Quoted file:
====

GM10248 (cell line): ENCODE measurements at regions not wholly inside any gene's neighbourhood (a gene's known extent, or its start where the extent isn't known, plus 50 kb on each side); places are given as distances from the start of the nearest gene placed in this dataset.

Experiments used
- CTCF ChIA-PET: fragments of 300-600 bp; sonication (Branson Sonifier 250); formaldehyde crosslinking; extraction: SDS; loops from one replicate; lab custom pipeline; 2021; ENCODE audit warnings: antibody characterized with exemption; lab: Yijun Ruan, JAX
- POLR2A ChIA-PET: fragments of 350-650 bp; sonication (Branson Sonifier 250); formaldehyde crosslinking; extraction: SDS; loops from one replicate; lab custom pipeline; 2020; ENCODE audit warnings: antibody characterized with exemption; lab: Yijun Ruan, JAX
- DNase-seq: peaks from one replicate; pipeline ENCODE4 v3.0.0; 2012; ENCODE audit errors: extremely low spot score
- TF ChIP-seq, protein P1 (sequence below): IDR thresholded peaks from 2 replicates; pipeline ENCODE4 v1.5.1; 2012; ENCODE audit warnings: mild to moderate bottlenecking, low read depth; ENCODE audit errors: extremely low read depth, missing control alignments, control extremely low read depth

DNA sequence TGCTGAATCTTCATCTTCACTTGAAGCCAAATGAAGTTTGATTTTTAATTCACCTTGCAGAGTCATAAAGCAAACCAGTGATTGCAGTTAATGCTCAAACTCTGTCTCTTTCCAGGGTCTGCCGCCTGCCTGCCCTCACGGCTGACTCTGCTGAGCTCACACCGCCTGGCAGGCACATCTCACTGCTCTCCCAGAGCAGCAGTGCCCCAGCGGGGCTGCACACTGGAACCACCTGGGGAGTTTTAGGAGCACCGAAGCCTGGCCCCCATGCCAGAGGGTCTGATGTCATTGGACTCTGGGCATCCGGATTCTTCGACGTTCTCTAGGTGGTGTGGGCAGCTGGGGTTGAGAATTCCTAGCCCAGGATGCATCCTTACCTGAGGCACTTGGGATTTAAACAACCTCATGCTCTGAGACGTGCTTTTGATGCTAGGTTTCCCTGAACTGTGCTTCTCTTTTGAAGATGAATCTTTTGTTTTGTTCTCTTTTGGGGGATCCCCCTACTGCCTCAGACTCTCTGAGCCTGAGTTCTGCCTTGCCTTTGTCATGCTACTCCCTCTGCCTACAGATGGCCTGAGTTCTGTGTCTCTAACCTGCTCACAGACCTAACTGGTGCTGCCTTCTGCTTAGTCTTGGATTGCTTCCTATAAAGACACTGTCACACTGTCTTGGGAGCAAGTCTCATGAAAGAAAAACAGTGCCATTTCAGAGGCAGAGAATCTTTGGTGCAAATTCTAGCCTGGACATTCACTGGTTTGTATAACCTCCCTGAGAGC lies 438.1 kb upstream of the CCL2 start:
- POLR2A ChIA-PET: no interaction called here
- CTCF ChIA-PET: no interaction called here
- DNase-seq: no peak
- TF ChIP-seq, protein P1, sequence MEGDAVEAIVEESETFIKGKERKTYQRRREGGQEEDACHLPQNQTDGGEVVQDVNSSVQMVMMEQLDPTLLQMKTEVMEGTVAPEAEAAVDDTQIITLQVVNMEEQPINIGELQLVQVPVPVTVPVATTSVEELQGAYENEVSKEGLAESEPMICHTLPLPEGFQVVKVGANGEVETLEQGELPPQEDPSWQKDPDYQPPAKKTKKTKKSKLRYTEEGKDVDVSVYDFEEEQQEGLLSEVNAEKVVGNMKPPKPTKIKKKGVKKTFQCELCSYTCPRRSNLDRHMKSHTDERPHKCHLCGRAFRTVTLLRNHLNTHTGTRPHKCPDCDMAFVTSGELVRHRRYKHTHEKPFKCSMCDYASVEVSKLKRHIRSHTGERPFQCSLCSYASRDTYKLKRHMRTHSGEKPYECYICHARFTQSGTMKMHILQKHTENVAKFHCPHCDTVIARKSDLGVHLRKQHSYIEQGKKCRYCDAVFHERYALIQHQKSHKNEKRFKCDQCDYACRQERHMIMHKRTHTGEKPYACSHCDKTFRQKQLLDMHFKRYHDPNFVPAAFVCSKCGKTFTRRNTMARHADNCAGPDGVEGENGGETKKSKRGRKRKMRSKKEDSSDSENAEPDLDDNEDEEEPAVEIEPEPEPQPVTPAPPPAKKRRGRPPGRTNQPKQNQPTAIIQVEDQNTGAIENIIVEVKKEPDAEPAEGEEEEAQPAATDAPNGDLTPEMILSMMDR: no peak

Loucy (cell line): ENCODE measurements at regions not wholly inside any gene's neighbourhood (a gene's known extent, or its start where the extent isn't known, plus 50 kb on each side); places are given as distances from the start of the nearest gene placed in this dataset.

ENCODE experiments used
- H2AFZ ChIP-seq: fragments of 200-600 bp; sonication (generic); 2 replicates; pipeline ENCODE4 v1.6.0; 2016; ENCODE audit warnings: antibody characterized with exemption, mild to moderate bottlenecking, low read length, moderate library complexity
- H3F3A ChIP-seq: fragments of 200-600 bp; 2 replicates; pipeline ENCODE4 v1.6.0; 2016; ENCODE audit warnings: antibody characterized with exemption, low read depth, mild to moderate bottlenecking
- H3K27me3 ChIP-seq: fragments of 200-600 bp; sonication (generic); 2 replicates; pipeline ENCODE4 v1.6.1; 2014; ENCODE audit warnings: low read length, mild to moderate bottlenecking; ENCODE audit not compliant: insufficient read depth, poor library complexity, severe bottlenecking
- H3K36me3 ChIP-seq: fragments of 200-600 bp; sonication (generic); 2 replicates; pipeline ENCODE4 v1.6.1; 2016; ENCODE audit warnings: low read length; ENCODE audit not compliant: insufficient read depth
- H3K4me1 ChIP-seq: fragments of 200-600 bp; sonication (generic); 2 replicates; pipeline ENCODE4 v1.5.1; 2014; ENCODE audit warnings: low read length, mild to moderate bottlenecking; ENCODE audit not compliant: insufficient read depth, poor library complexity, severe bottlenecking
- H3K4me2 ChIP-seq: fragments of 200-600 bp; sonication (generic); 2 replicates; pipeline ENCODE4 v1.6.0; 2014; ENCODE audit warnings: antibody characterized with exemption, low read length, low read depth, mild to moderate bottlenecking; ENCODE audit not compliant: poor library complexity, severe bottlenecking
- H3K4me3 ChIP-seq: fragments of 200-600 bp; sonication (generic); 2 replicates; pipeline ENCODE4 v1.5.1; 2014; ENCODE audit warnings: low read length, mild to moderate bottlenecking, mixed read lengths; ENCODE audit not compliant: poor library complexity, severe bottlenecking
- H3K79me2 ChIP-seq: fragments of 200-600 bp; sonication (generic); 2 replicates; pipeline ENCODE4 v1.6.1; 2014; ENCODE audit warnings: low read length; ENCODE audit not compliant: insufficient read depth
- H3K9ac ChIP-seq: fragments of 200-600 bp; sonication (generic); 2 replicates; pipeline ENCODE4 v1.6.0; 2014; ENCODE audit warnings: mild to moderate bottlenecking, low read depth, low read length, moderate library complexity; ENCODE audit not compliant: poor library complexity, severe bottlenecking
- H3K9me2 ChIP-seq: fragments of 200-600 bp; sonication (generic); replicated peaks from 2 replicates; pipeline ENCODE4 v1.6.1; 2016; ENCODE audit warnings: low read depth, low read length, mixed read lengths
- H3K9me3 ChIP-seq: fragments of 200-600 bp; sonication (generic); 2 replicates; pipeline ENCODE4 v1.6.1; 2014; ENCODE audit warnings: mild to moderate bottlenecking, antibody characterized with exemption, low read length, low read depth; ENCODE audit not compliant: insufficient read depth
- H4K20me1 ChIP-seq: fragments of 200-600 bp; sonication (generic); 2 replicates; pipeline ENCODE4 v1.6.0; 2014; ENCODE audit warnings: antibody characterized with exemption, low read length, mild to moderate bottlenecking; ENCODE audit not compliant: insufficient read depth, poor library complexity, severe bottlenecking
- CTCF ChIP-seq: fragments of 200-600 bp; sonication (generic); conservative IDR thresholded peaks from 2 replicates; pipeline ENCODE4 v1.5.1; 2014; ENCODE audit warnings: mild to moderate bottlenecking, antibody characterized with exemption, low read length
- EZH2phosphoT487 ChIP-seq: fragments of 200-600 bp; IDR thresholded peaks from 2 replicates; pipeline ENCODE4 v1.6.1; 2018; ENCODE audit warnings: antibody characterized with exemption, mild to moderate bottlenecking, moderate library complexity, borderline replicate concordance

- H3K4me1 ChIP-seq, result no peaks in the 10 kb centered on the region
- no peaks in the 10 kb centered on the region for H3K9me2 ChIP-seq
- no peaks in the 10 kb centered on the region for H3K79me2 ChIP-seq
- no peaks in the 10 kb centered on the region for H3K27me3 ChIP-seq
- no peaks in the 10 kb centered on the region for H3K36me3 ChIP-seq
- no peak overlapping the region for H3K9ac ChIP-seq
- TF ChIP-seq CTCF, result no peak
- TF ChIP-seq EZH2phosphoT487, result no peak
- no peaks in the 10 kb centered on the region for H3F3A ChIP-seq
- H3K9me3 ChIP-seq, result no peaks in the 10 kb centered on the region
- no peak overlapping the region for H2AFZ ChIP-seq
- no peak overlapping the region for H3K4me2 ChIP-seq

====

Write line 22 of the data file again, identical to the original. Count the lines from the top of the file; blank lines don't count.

- H3K9ac ChIP-seq: fragments of 200-600 bp; sonication (generic); 2 replicates; pipeline ENCODE4 v1.6.0; 2014; ENCODE audit warnings: mild to moderate bottlenecking, low read depth, low read length, moderate library complexity; ENCODE audit not compliant: poor library complexity, severe bottlenecking